The Constitutional guarantee against discrimination under Article 15 (1) is limited to certain grounds of discrimination, but an intersectional lens can address the grievances of individuals who have faced violence and discrimination on multiple grounds
We as part of Indian Jurisprudence have always focused on segmented groups to promote diversity and equality. However, equality law and discrimination law cannot be confined to Article 14 and Article 15 of the Indian Constitution; a whole spectrum of intersectionality is required.
A conceptual shift away from single axis equality and towards complex equality had been stated in Navtej Johar v. Union of India where Justice Chandrachud’s concurring opinion recognised that claims of discrimination can be made on more than a single ground under Article 15 of the Constitution of India.
The case of Patan Jamal Vali v. The State of Andhra Pradesh has played a major role in the legal discourse around the single-axis approach to violence, discrimination and intersectional discrimination. The Supreme Court, after the plight of a blind Scheduled Caste woman who was raped, reached the bench of Justice DY Chandrachud and JJ Shah, after which an in-depth analysis of intersectional oppression was done. After a comprehensive understanding of the aforementioned Supreme Court judgment, we eventually came up with some inherent issues:
1. Whether the SC has meandered on to a wholly irrelevant path in the judgment by bringing in an academic concept of ‘intersectionality’ or is the approach correct?
2. Whether the concept of ‘intersectionality’ should be imbibed in Indian jurisprudence or should it be shunned and why?
3. The judgments of SC or Delhi HC where intersectionality could have been used by the courts but was not been so done.
Though the Constitutional guarantee under Article 15 (1) of the Indian Constitution is constricted and limited to certain grounds of discrimination, an intersectional lens used in the instant case is useful and provides a correct approach to addressing the specific set of lived experiences of those individuals who have faced violence and discrimination on multiple grounds. An intersectional analysis requires consideration of the distinct experience of a sub-set of women who exist at an intersection of varied identities. The concept of intersectionality is to be introduced in the legislative framework for a better understanding of complex social realities.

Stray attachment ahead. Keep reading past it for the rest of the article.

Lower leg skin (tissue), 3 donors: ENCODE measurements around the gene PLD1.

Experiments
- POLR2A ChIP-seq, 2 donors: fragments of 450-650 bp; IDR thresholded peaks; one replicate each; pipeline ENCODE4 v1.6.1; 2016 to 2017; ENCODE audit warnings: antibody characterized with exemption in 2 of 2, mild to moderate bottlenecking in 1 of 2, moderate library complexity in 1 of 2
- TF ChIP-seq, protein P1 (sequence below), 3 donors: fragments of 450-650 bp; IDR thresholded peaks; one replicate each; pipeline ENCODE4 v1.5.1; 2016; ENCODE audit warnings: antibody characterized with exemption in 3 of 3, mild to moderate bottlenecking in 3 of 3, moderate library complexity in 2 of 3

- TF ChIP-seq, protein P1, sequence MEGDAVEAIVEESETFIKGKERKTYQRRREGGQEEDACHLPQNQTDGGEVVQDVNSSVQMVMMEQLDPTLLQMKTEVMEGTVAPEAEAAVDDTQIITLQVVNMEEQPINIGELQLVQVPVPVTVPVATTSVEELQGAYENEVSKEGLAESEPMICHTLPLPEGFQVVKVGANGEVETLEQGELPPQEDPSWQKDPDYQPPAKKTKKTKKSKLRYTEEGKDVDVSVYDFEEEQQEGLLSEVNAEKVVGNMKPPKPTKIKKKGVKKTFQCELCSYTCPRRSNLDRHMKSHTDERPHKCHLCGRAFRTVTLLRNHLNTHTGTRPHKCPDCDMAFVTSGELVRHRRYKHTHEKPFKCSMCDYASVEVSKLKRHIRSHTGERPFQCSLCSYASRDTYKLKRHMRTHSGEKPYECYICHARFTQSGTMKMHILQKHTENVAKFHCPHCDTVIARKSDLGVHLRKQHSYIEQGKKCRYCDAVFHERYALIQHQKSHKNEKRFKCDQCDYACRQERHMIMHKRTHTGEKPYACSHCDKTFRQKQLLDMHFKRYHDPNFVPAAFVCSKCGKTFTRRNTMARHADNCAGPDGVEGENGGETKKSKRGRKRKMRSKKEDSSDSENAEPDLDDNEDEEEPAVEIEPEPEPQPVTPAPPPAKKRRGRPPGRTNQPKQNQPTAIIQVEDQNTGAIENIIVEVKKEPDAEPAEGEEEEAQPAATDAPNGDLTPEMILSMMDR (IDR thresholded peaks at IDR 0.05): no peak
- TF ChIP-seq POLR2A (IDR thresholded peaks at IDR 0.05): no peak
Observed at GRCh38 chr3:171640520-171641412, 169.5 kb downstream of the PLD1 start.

Intersectional approach in the instant case:
In its judgement, the Supreme Court used the framework of intersectionality to critique and question the correctness of past interpretations of Section 3(2)(v). Intersectionality claims that “oppression arises out of the combination of various oppressions which, together, produce something unique and distinct from any one form of discrimination standing alone.”
Apropos Para 14, in terms of section 3(2)(v), the Court states that the phrase “on the ground” is an instance of a statute only recognising a single-axis model of oppression which requires that a person prove a discrete experience of oppression suffered on account of their caste. However, the problem with such statutory formulations according to the Court is that when the oppression is intersectional, it is difficult to separate out various grounds for oppression because they operate together. When a disabled, Scheduled Caste woman experiences sexual assault, she does not know whether it was because she was a woman or disabled or Scheduled Caste. Her experiences are not disjunctive, but a combination of all her identity markers. According to the Court, the amended section by doing away with “on the ground” enables an intersectional approach.
Discrimination does not come in discrete packets of experiences based on a single ground; its legal basis must be broadly conceived to allow real and diverse experiences to be recognised when based on more than one ground. Thus, the limited scope of Article 15 (1), i.e., signifying the special sense of causation in discrimination, highly isolates the ways of justice and equality. The courts must address and unlade the qualitative impact of the various identities an individual might have on the violence, discrimination or disadvantage being faced by them.
Only considering the challenges of intersectionality would enable a grounded employment of what methodological possibilities of pursuing intersectionality in any meaningful way are. The whole concept of intersectionality emphasises that there is no singular kind of marginalisation experienced by everyone who shares an intersectional identity, though there may be patterns or similarities between the experiences of individual. Be it the Joseph Shine case, the Sabarimala Temple Case, or the Nergesh Meerza case, all facets have their own sphere of discrimination. Therefore, if we confine the concept to a particular category, it will defeat its purpose.